‘No place for corruption’
BEIJING — President Hu Jintao warned China’s incoming leaders today that corruption threatened the ruling Communist Party and the state, but said the party must stay in charge as it battles growing social unrest.
In a state-of-the-nation address to more than 2,000 hand-picked party delegates before he hands over power, Hu acknowledged that public anger over graft and issues like environmental degradation had undermined the party’s support and led to surging numbers of protests.
In other comments, he promised political reform but ruled out copying Western-style democracy. He also stressed the need to strengthen the armed forces and protect sea territory amid disputes with Japan and Southeast Asian nations.
“Combating corruption and promoting political integrity, which is a major political issue of great concern to the people, is a clear-cut and long-term political commitment of the party,” Hu said.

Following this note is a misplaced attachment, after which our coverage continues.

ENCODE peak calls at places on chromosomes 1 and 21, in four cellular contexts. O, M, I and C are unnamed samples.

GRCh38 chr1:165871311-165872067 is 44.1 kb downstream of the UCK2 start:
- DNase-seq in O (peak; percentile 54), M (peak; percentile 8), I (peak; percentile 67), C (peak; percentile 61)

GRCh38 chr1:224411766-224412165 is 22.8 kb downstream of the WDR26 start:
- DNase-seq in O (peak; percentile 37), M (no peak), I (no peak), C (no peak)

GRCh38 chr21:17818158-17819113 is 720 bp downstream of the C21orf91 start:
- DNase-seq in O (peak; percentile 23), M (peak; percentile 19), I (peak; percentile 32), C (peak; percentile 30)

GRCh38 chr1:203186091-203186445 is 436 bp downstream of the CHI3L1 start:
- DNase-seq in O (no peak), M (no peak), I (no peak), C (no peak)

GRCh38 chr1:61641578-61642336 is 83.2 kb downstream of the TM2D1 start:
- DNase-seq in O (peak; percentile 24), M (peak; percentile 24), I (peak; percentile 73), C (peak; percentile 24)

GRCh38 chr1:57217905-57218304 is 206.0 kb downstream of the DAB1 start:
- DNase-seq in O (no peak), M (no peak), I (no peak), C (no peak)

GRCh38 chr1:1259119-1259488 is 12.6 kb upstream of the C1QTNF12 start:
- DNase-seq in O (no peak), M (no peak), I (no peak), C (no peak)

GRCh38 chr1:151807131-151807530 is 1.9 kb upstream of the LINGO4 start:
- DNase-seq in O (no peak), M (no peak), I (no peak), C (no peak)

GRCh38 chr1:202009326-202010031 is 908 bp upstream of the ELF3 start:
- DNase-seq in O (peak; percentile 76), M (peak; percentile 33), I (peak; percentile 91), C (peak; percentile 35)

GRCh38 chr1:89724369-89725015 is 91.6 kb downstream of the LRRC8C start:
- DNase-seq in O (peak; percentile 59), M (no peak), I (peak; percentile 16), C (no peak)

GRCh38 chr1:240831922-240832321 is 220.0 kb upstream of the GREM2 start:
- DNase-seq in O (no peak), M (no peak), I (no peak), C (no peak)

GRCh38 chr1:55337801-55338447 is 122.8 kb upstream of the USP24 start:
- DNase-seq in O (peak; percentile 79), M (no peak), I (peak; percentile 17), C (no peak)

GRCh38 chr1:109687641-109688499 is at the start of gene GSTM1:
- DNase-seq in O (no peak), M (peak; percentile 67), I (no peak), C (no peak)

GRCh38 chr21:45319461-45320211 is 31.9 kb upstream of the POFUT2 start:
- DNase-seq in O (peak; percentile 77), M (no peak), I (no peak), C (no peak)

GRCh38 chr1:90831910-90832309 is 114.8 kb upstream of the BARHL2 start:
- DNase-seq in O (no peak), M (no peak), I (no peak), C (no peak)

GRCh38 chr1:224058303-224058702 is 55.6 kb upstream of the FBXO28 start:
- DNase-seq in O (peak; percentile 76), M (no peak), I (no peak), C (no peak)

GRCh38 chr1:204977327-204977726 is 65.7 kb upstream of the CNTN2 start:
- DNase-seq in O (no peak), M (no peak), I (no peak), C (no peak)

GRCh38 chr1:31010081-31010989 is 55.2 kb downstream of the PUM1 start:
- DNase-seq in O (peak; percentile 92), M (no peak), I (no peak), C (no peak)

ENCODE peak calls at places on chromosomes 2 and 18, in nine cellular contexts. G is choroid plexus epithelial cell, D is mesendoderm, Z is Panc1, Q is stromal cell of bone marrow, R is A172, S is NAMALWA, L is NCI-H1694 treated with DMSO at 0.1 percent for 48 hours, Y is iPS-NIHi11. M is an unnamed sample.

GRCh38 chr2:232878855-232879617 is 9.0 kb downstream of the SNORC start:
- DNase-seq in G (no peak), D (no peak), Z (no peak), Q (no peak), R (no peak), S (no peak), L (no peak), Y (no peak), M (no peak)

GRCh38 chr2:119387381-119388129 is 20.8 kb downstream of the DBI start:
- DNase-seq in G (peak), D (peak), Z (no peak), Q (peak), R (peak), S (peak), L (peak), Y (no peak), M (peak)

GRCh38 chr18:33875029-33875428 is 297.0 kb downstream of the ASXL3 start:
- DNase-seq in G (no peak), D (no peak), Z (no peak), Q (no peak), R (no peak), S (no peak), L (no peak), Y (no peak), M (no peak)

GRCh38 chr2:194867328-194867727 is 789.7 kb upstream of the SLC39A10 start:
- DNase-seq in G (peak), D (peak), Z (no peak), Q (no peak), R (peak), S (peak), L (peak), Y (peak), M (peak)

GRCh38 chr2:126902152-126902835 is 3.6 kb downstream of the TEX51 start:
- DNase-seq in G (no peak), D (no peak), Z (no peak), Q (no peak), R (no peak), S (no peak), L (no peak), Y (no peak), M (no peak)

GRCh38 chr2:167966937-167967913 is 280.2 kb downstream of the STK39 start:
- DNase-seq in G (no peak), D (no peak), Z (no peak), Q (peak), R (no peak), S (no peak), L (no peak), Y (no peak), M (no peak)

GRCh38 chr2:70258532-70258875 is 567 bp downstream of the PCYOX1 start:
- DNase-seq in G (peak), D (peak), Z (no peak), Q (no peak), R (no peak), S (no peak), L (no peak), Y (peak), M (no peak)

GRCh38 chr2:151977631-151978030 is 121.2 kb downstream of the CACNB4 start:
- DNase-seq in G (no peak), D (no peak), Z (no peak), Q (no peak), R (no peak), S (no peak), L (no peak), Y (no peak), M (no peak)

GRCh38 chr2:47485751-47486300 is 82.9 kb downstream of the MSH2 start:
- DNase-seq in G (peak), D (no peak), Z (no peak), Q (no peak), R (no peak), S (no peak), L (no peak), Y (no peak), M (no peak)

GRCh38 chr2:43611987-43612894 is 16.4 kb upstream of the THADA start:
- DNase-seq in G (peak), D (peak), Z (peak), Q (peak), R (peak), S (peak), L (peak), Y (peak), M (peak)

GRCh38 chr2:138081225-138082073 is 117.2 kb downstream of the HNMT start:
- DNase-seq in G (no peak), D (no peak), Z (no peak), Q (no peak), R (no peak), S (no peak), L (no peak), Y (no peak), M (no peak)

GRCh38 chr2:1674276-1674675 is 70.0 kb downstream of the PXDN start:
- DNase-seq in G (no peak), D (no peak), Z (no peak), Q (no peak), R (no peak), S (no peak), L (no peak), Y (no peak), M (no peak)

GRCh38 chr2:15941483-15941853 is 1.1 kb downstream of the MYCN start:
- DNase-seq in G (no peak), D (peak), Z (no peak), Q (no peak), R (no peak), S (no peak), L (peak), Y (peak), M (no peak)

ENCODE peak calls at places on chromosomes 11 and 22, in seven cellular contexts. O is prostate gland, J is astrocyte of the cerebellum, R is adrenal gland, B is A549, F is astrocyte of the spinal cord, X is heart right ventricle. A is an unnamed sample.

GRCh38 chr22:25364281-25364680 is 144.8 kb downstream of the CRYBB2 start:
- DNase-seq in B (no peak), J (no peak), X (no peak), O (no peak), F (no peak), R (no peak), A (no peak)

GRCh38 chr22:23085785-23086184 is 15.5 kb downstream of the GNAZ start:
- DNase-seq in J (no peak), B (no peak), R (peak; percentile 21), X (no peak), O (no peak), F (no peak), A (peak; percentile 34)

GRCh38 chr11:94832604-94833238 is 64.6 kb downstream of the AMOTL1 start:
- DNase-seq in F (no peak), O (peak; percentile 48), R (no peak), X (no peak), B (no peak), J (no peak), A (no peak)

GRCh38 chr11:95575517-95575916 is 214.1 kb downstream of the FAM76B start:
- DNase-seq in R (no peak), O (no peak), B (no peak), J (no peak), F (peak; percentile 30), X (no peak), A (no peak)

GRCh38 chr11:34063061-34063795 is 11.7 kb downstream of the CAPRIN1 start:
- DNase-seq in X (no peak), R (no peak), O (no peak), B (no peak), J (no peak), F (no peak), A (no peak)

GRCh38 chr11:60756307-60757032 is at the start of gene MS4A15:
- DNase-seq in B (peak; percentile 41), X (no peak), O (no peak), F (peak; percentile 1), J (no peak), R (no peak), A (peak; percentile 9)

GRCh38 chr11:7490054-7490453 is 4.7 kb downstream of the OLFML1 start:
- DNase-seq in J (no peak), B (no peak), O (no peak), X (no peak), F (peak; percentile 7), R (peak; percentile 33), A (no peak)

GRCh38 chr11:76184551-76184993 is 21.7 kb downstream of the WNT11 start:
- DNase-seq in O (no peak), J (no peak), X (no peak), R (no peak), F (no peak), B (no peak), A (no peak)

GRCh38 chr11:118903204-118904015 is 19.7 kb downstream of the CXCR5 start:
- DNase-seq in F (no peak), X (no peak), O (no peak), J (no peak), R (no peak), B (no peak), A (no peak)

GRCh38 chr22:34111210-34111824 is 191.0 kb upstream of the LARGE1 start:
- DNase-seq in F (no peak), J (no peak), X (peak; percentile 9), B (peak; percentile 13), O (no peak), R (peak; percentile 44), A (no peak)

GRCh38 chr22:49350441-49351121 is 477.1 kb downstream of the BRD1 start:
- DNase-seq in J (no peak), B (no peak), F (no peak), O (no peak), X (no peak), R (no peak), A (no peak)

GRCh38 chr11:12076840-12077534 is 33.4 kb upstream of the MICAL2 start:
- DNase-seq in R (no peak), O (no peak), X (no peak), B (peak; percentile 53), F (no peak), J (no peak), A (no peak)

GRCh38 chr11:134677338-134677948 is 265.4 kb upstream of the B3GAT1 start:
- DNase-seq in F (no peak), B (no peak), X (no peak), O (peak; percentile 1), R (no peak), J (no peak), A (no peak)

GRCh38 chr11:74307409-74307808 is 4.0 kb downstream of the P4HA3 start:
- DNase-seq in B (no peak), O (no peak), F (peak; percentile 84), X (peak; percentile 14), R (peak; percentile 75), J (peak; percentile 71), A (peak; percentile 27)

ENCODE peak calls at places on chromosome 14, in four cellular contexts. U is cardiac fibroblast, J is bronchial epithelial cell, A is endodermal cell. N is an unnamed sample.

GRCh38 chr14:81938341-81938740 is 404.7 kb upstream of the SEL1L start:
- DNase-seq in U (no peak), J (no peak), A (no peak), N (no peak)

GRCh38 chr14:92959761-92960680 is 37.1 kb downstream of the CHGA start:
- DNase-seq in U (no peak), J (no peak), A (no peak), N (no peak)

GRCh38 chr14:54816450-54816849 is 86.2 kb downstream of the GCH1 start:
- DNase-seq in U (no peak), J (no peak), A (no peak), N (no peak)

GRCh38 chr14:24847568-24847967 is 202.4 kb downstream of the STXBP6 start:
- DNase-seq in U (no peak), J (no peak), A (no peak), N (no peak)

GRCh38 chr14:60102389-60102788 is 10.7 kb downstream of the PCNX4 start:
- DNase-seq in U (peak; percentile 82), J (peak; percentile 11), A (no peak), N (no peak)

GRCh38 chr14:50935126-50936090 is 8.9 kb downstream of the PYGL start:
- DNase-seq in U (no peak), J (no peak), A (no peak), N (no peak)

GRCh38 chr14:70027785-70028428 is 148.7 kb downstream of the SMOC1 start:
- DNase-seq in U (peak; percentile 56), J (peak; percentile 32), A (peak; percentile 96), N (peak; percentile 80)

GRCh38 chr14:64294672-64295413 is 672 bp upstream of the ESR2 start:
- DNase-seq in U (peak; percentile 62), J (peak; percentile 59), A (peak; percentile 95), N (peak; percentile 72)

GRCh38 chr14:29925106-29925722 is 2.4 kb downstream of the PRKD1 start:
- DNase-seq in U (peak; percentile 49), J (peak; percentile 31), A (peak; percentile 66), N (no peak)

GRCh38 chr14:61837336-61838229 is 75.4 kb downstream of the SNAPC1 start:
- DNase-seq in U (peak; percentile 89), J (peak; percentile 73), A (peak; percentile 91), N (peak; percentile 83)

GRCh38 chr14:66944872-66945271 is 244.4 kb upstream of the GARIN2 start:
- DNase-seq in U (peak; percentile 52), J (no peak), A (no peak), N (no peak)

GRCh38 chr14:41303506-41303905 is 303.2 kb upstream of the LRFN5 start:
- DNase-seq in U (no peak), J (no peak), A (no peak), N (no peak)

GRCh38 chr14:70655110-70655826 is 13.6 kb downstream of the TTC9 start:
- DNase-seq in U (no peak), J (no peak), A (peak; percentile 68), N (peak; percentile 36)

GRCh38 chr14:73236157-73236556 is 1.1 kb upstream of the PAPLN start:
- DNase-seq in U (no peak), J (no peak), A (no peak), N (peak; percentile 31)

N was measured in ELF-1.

“If we fail to handle this issue well, it could prove fatal to the party, and even cause the collapse of the party and the fall of the state. We must thus make unremitting efforts to combat corruption.”
Hu was opening a week-long congress at Beijing’s Great Hall of the People that will usher in a once-in-a-decade leadership change in the world’s second-largest economy. Despite the high profile of the event and the focus on sensitive issues like reform and graft, the comments were not considered unusual since they mainly reinforced existing ideas and themes.
“It was a rather conservative report,” said Jin Zhong, the editor of Open Magazine, an independent Hong Kong publication that specialises in Chinese politics. “There’s nothing in there that suggests any breakthrough in political reforms.”
The run-up to the carefully choreographed meeting, at which Hu will hand over his post as party chief to anointed successor Vice President Xi Jinping, has been overshadowed by a corruption scandal involving one-time high-flying politician Bo Xilai.
The party has accused him of taking bribes and abusing his power to cover up his wife’s murder of a British businessman in the southwestern city of Chongqing, which he used to run.
While Hu did not name Bo – a man once considered a contender for top office himself – he left little doubt about the target. (Reuters)